A recent Court of Appeal judgment has potentially significant consequences for businesses engaging self-employed contractors

Last Friday (10 February), the Court of Appeal gave its judgment in the latest court case on the gig economy. The judgment follows hot on the heels of similar decisions involving Uber drivers last October, CitySprint cycle couriers at the start of the year, and Deliveroo cycle couriers’ attempts to obtain worker rights through union recognition.

Gary Smith was a plumber working for Pimlico Plumbers and sought to bring claims against them in the employment tribunal. To bring some of his claims – for example, unfair dismissal and wrongful dismissal – he needed to demonstrate an employment relationship existed between him and Pimlico. For others, such as disability discrimination and holiday pay, he needed to prove the lower bar of a ‘worker’ relationship.

Pimlico claimed he was a self-employed contractor so was not entitled to bring any of the claims. The Court of Appeal agreed with both the employment tribunal and the Employment Appeal Tribunal (EAT) that Mr Smith was a worker, although it did not find him to be an employee. A ‘worker’ is an intermediate status: an individual who undertakes to perform work or services personally but does not carry on a business undertaking of which the would-be ‘employer’ is his or her client.

The key factors considered by the Court of Appeal were:

  • Substitution: the right of substitution is important in showing whether there is in fact a need for personal service. In Mr Smith’s case, substitution without consent was only permitted to another Pimlico ‘operative’ – essentially he was only allowed to swap shifts.

  • Working hours: while Mr Smith could technically state he was unavailable on a given day, this was overridden by the fact that the Pimlico ‘manual’ to which he was subject – essentially a staff handbook – stated he was required to work for at least five days and 40 hours a week. Pimlico gave evidence that it was not worth its while for its operatives to work for less than a full working week.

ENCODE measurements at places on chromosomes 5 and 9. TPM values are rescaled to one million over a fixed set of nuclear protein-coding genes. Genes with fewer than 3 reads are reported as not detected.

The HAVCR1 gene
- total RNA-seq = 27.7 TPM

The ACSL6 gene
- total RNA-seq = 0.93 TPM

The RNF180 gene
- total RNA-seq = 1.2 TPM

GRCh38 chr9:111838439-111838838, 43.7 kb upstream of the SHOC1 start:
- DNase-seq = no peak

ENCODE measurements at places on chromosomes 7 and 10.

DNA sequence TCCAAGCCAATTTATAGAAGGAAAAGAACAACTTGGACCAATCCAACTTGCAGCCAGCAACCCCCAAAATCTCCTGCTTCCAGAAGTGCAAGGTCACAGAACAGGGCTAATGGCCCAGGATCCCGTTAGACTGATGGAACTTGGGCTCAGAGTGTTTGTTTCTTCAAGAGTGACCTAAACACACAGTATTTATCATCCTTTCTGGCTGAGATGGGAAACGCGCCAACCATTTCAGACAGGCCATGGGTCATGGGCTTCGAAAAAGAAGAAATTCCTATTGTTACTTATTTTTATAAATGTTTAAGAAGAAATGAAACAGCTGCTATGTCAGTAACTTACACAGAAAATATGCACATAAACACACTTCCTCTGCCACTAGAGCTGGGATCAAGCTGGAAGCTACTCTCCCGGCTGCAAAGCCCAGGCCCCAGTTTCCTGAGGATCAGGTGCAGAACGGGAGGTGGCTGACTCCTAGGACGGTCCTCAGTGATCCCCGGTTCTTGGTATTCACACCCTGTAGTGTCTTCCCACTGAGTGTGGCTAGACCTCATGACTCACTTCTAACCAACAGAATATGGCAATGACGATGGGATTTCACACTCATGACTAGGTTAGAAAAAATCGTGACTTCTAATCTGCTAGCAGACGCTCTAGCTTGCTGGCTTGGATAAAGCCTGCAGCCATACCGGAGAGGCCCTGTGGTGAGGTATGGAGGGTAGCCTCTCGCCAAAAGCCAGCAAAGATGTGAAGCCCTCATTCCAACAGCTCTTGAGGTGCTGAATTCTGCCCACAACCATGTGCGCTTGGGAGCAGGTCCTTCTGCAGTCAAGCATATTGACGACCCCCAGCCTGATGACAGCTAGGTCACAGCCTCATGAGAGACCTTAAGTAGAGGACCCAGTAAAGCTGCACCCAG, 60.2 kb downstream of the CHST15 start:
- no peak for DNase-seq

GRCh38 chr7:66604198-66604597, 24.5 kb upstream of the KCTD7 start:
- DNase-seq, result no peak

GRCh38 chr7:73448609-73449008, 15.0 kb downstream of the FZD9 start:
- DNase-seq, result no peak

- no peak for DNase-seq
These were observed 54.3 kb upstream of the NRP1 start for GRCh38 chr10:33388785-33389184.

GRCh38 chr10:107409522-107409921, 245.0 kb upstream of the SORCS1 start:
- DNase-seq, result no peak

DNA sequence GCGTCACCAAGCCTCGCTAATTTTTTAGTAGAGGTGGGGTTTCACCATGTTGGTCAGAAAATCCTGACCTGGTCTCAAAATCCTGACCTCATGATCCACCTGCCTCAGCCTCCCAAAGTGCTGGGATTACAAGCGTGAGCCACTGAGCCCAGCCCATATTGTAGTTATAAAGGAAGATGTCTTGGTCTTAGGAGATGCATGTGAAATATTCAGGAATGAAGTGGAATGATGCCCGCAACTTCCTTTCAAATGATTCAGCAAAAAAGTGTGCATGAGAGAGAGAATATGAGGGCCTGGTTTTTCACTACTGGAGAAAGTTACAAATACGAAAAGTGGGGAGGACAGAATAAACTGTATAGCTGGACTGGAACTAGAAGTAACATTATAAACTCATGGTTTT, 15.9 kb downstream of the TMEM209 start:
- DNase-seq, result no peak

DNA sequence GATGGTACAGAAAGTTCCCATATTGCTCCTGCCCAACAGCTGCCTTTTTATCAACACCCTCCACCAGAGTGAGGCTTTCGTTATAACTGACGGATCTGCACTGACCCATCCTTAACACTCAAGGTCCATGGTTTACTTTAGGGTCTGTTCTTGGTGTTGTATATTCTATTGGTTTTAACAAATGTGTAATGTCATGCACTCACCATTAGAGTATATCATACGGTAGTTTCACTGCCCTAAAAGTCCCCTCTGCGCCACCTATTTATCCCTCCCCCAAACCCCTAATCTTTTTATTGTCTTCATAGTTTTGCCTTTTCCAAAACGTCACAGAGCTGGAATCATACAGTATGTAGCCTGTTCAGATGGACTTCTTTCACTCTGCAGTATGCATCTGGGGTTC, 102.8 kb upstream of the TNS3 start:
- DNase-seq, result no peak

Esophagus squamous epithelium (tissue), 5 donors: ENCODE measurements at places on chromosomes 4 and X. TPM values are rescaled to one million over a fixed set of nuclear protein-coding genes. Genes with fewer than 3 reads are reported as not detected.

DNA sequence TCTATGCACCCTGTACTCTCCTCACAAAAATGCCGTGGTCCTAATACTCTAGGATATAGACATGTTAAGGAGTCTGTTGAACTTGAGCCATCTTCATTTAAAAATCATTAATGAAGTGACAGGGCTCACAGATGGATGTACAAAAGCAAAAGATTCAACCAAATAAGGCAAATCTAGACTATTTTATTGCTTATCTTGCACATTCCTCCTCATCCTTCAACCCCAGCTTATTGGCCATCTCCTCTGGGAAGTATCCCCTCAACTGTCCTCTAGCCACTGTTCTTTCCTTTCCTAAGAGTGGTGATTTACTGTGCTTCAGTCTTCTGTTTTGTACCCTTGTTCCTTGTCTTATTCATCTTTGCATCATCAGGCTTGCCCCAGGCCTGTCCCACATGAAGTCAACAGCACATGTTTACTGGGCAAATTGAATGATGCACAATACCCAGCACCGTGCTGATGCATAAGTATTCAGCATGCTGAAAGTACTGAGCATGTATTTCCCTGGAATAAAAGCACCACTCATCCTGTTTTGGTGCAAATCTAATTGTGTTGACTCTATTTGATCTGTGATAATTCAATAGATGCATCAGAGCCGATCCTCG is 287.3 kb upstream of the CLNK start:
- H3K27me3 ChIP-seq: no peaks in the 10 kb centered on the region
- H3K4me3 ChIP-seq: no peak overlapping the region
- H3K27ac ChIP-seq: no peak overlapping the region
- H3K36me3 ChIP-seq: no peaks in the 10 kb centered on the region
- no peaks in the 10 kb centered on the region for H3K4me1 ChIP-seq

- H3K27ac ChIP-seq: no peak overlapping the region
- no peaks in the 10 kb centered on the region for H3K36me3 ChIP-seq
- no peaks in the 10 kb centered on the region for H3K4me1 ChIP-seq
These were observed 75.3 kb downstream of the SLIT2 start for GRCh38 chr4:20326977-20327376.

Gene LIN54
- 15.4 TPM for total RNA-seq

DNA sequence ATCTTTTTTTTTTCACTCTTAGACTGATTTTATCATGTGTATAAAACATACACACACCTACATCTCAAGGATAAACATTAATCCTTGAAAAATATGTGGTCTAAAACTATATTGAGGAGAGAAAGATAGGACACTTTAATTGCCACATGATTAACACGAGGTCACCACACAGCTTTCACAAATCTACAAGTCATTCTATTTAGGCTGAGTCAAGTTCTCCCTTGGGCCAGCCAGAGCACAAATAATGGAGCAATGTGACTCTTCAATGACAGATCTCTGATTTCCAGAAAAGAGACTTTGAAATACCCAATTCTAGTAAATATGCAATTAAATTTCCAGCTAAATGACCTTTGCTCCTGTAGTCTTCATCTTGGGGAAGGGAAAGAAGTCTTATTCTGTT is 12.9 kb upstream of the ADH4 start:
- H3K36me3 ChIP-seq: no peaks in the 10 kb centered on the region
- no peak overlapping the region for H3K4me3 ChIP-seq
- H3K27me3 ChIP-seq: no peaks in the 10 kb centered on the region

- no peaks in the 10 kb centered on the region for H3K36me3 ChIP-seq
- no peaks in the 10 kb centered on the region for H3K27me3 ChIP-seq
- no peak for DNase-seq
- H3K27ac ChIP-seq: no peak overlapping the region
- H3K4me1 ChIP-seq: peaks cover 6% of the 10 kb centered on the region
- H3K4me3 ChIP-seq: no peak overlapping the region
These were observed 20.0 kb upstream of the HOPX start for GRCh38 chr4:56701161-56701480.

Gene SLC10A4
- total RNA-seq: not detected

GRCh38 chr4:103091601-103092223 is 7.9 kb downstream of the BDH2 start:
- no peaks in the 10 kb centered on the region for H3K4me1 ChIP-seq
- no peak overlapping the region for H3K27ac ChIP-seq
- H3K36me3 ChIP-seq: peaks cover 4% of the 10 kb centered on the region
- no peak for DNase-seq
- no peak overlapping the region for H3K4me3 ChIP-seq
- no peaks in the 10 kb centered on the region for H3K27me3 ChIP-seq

• Pimlico exerted control over Mr Smith in other ways. For example, he was subject to post-termination restrictive covenants, demonstrating that he was not in business on his own account, and had to wear a uniform.

The Court of Appeal – and the employment tribunal and EAT in other recent judgments – applied well-established legal principles and case law to Pimlico’s operating model.

Businesses should assess the structure of their workforce, in particular those staff they treat as self-employed, and evaluate the risks they face if a court or tribunal finds them to be workers or employees. Following the Pimlico decision, businesses should consider the extent to which individuals are required to provide personal service and the level of control exerted over them. The wording of written contracts and other documents will have some influence, but it will not be definitive and the reality of the situation is key.

The issue of employment status and the gig economy continues to be a hot topic. Pimlico has stated it will consider appealing to the Supreme Court and Uber has already appealed to the EAT. In the meantime, the Department for Business, Innovation and Skills has published its employment status review and the government has commissioned an independent review of employment practices in the modern economy. It remains to be seen whether the government will take matters into its own hands and legislate in this area.

Sarah Ozanne and Rob Briggs are employment lawyers at CMS Cameron McKenna